Cake cutting I know that you knowThat I know game theory.Think strategically!
Fair division • Covers many situation in life: divorce settlements, negotiations, allocation of carbon permits, etc. • So how do you fairly divide cake? • One option: Moving knife procedure (also applies to football overtime!) • Another approach: I cut, you choose.
Fair division • But is it better to cut or to choose? • If you know a lot about the other person, you should cut. • But if you don’t, you should probably choose. • Information matters: Lots of economic issues involve situations in which parties don’t have the same information and can’t be trusted to share. (Screening, signaling, etc.)
Two game theory questions • 1) Can we predict the outcome of a game? • 2) Is that outcome good? • But what does good mean? • Recall the Big Question… • Under what circumstances does individual optimization lead to outcomes that are good for the group as a whole?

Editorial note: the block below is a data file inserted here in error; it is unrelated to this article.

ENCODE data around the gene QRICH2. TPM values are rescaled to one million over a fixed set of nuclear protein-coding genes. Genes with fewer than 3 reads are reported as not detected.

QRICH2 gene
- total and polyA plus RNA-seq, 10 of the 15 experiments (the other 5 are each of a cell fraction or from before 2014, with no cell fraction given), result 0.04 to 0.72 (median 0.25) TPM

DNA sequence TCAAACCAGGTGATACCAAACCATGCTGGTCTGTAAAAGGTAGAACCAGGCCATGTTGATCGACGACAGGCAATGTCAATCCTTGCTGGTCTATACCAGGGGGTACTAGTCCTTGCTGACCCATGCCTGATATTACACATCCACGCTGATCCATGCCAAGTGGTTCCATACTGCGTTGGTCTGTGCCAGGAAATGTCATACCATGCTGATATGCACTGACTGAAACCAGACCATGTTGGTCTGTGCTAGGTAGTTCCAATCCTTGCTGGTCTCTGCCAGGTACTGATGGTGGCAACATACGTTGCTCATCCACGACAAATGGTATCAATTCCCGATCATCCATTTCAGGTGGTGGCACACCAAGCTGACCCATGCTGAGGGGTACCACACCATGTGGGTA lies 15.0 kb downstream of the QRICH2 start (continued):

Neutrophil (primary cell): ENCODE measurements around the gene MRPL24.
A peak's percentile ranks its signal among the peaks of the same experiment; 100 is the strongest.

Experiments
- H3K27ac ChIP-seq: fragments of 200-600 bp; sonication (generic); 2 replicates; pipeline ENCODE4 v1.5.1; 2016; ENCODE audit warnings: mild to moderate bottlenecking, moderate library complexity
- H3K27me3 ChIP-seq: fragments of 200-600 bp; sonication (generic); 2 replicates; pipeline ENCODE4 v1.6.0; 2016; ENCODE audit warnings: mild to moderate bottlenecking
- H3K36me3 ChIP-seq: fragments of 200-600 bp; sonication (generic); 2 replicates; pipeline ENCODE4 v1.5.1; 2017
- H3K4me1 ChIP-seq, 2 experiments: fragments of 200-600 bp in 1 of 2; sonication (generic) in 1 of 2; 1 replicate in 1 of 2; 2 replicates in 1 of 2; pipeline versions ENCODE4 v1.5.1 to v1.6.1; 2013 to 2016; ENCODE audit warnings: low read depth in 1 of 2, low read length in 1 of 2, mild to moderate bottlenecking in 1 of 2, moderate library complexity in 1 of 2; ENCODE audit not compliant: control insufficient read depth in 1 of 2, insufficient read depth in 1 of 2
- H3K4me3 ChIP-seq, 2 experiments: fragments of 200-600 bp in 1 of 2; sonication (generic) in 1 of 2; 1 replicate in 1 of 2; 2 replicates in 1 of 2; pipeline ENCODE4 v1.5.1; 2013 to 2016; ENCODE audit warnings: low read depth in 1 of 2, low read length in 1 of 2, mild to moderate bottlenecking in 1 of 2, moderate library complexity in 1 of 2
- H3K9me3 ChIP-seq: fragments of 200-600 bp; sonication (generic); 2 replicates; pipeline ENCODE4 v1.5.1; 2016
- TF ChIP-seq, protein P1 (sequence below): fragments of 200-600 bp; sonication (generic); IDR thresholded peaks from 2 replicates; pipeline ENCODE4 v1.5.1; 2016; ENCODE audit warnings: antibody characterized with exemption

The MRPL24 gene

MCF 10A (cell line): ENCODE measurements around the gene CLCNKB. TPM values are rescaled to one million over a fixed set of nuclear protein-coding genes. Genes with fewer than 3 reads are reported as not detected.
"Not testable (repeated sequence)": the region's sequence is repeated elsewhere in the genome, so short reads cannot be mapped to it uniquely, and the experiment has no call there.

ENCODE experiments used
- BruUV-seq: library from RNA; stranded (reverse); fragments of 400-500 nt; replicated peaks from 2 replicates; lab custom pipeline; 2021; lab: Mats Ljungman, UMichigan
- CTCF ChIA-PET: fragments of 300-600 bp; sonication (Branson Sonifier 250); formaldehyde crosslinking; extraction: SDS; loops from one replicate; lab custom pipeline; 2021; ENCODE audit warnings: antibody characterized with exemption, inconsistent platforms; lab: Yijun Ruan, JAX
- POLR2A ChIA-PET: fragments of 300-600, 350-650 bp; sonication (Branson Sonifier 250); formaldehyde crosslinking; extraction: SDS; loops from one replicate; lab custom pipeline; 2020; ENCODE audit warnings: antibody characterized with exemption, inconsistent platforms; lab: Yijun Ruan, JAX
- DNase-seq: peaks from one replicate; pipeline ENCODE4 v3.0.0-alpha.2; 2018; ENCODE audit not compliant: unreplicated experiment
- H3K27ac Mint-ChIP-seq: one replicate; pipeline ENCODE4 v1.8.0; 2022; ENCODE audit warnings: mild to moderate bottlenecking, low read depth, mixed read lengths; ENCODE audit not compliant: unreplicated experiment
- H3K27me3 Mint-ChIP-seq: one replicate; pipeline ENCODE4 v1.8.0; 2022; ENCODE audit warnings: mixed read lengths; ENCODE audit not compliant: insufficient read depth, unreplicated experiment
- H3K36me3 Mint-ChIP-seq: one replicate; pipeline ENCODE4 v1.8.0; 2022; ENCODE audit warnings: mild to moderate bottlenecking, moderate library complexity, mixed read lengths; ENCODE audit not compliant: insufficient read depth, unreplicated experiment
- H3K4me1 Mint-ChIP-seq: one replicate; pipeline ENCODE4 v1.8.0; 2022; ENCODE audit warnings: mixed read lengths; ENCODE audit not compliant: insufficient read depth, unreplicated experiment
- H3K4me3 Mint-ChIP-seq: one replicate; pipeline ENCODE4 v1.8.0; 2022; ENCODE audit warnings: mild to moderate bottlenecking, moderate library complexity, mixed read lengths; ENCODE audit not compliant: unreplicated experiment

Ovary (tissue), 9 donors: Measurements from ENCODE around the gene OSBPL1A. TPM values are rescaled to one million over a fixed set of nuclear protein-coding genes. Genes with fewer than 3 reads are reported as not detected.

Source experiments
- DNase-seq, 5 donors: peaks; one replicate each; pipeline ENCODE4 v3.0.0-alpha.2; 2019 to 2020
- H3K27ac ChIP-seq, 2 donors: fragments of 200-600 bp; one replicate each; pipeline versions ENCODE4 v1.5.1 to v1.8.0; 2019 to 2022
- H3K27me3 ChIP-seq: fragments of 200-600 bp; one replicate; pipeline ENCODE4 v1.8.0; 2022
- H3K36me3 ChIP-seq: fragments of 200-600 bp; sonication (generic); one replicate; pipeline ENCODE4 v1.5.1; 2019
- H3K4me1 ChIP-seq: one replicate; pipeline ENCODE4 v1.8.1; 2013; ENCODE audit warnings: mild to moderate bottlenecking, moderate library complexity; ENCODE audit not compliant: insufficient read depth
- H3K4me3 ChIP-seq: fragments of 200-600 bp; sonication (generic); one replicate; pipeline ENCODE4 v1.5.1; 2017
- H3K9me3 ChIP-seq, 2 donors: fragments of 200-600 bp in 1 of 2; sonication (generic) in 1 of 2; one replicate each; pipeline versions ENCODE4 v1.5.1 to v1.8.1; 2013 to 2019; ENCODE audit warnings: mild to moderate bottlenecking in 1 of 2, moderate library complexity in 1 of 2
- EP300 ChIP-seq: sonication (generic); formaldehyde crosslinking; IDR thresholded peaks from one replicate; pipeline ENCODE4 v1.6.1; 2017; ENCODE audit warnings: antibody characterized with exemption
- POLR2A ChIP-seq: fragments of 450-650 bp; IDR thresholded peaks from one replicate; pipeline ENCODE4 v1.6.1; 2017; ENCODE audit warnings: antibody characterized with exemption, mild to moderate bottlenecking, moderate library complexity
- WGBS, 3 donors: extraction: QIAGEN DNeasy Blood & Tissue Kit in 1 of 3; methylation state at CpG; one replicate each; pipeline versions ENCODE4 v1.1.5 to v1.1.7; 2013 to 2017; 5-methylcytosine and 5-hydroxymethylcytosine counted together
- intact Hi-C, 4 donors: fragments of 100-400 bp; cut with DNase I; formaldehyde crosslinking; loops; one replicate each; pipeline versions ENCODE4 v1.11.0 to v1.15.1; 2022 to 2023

“Good” for cake-cutting (according to Brams and Taylor) • Proportional: Each kid gets at least 1/n of the cake (in his or her estimation). • Envy-free: Nobody covets another’s piece. • Equitable: My value for my share is about the same as your value for your share. • Pareto efficient: It’s not possible to reallocate the cake in a way that makes someone better off without making someone else worse off.
“Good” for cake-cutting (according to Brams and Taylor) • Of these and other components of good, economists often focus on Pareto efficiency. • Pareto efficient: It’s not possible to reallocate the cake in a way that makes someone better off without making someone else worse off. • It’s not that the other ones aren’t important! • It’s just that economists have little insight into the others (like everyone, we have personal opinions, but not professional opinions).